Although understanding the different types of grief may be helpful, it is important to acknowledge that each person who is grieving is an expert in their own grief. As long as no harm is done to oneself or to others, people can grieve the way they need to, for as long as they need to. However, sometimes, a person’s grief can become problematic, causing someone extreme distress over an extended period of time and affecting their functioning and daily living. This is a good time to seek professional support.
We cannot over emphasise that each person’s grief is unique and that there is no fixed timeline or linear path to acceptance and healing. Grief is messy. Many circumstances can affect our grief. The following categories of grief may help to clarify some of the terms you might come across when trying to understand what grief is and how you can best accompany someone who is grieving.
A person can grieve the loss of anything significant to their personal, physical, psychological, cultural, spiritual, and social life. Throughout a person’s life, they will experience many non-death losses, sometimes referred to as ‘living losses.’ Some will feel minor and manageable, while other losses feel devastating and life-altering. Living losses may cause us to feel vulnerable and unsafe in a world where our assumptions about how life should have been, have been shattered. By confronting our grief, we are led to making meaning and rebuilding our world, which is an important part of the grief process.
Often after experiencing a devastating loss, grieving individuals are surprised to learn that there are ripple effects of subsequent losses. When someone experiences grief, it is easy to focus on the one, big, central, or “primary” loss, but grief can feel like it upends every aspect of life when a primary loss is followed by a series of secondary losses. For example, when a sick partner dies, the other partner, who has been caring for them, also loses part of their identity. The loss of a job may lead to a loss of confidence and financial insecurity.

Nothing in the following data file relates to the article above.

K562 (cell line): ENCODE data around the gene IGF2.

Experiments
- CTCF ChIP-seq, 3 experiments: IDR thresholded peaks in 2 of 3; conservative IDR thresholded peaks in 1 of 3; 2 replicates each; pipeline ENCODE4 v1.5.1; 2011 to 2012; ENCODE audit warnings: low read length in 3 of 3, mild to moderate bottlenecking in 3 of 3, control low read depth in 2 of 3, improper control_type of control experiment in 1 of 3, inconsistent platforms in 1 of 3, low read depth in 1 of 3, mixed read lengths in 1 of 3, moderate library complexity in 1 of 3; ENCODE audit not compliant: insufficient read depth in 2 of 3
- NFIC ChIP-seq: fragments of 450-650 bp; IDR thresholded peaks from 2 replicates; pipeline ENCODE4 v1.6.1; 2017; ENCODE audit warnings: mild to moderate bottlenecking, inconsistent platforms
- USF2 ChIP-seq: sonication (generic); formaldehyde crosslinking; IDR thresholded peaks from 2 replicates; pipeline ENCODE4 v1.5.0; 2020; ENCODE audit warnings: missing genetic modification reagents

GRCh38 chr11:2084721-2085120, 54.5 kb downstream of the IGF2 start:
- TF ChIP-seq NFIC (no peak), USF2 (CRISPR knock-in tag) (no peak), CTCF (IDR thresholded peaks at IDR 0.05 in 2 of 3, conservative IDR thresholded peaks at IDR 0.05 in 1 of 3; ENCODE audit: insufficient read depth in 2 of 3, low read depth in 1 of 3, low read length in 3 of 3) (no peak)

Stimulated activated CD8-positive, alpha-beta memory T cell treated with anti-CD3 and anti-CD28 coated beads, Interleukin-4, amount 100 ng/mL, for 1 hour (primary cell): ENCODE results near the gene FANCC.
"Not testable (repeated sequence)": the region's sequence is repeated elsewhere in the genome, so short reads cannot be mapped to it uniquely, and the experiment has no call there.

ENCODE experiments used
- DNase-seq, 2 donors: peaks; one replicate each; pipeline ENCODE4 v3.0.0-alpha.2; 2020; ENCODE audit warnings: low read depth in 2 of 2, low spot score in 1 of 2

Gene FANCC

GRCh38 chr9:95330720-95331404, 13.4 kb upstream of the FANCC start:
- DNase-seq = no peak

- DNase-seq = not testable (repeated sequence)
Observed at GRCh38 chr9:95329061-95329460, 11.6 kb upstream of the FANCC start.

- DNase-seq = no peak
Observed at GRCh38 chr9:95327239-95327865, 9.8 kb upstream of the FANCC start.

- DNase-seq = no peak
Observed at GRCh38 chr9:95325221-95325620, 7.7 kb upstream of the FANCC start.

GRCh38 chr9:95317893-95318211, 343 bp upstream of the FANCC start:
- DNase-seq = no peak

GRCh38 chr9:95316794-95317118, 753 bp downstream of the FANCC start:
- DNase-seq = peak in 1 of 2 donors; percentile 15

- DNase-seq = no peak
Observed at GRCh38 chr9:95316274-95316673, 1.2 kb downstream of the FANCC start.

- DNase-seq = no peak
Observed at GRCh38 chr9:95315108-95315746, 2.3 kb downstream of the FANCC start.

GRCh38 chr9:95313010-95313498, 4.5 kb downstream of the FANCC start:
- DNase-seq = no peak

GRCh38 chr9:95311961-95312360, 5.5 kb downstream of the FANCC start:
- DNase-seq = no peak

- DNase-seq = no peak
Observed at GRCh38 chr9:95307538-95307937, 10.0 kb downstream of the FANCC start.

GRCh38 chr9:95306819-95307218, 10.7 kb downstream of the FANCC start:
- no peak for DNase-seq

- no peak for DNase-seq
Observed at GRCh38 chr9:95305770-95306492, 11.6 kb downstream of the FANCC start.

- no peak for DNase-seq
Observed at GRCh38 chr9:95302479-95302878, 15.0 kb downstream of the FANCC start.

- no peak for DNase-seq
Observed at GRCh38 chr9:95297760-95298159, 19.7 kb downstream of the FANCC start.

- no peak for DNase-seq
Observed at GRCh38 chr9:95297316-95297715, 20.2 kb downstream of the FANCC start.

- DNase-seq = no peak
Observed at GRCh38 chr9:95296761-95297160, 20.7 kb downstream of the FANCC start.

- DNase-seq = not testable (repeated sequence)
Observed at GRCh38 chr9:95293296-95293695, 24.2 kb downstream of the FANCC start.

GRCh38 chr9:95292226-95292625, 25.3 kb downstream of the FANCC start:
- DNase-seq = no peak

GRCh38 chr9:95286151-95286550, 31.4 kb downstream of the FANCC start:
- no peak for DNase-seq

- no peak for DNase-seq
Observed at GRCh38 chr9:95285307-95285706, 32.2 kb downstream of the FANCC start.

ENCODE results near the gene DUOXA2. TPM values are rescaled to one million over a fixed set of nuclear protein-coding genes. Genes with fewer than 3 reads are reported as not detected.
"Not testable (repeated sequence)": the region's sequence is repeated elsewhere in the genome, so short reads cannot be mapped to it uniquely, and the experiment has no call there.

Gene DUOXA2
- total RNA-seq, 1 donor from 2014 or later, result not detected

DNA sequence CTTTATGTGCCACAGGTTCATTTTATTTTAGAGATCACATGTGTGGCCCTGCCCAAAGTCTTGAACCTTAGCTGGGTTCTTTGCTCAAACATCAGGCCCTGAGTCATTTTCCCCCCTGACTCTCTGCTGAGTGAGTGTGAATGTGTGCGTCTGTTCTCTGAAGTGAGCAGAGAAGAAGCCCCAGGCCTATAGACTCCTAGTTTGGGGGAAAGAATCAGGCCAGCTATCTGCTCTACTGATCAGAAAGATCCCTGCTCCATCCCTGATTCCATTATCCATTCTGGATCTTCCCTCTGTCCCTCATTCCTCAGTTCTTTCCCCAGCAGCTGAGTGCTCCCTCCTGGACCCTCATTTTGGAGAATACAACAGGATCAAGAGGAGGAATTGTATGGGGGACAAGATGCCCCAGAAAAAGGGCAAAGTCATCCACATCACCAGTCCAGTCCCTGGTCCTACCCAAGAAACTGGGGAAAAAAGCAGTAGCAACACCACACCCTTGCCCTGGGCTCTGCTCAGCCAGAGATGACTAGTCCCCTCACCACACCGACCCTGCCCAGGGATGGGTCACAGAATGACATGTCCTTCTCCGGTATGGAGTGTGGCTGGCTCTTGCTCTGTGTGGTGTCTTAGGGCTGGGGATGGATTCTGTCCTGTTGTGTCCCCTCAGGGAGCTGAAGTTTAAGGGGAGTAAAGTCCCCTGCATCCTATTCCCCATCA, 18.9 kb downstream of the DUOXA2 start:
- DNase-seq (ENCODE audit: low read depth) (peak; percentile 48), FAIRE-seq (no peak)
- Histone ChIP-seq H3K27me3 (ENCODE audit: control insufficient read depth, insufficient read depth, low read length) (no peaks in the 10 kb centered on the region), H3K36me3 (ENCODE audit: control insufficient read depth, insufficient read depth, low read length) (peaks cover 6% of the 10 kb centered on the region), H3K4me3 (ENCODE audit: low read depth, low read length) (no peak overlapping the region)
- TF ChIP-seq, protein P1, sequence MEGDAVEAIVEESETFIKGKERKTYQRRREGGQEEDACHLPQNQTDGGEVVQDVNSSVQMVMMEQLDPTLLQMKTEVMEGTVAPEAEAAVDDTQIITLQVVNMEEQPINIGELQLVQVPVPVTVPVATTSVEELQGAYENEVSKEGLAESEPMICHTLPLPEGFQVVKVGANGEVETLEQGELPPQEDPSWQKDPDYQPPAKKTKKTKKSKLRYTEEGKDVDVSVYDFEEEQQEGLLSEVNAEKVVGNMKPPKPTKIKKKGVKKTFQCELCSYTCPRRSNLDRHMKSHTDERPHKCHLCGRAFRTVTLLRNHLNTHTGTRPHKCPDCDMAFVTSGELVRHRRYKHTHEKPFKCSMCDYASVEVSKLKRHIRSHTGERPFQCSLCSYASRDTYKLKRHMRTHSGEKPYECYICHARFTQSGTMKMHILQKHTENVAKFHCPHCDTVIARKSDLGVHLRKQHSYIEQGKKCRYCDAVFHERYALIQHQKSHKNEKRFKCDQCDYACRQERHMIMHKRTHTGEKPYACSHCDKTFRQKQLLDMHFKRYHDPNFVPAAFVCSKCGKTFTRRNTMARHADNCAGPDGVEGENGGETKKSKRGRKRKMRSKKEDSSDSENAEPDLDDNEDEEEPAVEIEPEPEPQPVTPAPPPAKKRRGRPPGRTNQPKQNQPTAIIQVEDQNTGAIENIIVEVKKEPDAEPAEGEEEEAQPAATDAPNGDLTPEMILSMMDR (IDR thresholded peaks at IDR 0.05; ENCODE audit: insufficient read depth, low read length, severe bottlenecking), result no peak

The primary loss causes such significant shifts and fractures that it is accompanied by a domino effect of other losses related to things like meaning, purpose, finances, friends, community, worldview, faith, sense of identity, and so on.
Ambiguous loss happens when something or someone profoundly changes or disappears. The reality is that you are grieving someone who is still living or something which still exists on some level. The hope of things returning to normal is conflicted with the looming realisation that life as you knew it is fading away.
Ambiguous grief is different to the grief you experience when someone you love dies. Death is certain and is finite. An example of an ambiguous loss is when someone who is still physically present in our lives is “psychologically absent” (for example dementia, substance abuse, traumatic brain injury). Sometimes, this kind of loss leaves a person searching and unable to fully grieve.